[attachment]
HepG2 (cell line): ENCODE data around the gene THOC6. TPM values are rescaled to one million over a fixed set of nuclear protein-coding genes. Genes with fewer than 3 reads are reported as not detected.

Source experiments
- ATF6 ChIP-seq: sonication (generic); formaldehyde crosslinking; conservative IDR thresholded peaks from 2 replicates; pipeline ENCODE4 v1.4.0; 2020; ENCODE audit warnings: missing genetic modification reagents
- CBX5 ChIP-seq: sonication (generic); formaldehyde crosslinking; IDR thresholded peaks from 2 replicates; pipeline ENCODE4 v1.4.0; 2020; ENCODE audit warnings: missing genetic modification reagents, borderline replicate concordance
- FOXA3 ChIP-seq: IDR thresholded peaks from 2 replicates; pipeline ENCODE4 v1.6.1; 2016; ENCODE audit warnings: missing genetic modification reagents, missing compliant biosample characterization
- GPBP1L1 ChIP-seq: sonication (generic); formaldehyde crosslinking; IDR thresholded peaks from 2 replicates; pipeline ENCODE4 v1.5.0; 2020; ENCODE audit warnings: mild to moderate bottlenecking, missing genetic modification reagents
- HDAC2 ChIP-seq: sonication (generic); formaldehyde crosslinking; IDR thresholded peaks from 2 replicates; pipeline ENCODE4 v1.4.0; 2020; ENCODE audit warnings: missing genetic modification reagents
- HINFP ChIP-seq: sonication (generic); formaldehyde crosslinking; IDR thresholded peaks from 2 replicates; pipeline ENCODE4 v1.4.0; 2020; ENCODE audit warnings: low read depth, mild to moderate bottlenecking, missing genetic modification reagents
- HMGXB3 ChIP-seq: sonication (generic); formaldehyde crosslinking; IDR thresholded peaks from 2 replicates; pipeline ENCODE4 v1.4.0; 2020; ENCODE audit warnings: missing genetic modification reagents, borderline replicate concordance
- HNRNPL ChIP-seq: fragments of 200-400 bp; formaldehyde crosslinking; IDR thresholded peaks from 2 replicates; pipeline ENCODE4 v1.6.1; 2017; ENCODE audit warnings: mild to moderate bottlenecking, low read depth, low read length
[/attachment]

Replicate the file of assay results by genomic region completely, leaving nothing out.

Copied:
HepG2 (cell line): ENCODE data around the gene THOC6. TPM values are rescaled to one million over a fixed set of nuclear protein-coding genes. Genes with fewer than 3 reads are reported as not detected.

Source experiments
- ATF6 ChIP-seq: sonication (generic); formaldehyde crosslinking; conservative IDR thresholded peaks from 2 replicates; pipeline ENCODE4 v1.4.0; 2020; ENCODE audit warnings: missing genetic modification reagents
- CBX5 ChIP-seq: sonication (generic); formaldehyde crosslinking; IDR thresholded peaks from 2 replicates; pipeline ENCODE4 v1.4.0; 2020; ENCODE audit warnings: missing genetic modification reagents, borderline replicate concordance
- FOXA3 ChIP-seq: IDR thresholded peaks from 2 replicates; pipeline ENCODE4 v1.6.1; 2016; ENCODE audit warnings: missing genetic modification reagents, missing compliant biosample characterization
- GPBP1L1 ChIP-seq: sonication (generic); formaldehyde crosslinking; IDR thresholded peaks from 2 replicates; pipeline ENCODE4 v1.5.0; 2020; ENCODE audit warnings: mild to moderate bottlenecking, missing genetic modification reagents
- HDAC2 ChIP-seq: sonication (generic); formaldehyde crosslinking; IDR thresholded peaks from 2 replicates; pipeline ENCODE4 v1.4.0; 2020; ENCODE audit warnings: missing genetic modification reagents
- HINFP ChIP-seq: sonication (generic); formaldehyde crosslinking; IDR thresholded peaks from 2 replicates; pipeline ENCODE4 v1.4.0; 2020; ENCODE audit warnings: low read depth, mild to moderate bottlenecking, missing genetic modification reagents
- HMGXB3 ChIP-seq: sonication (generic); formaldehyde crosslinking; IDR thresholded peaks from 2 replicates; pipeline ENCODE4 v1.4.0; 2020; ENCODE audit warnings: missing genetic modification reagents, borderline replicate concordance
- HNRNPL ChIP-seq: fragments of 200-400 bp; formaldehyde crosslinking; IDR thresholded peaks from 2 replicates; pipeline ENCODE4 v1.6.1; 2017; ENCODE audit warnings: mild to moderate bottlenecking, low read depth, low read length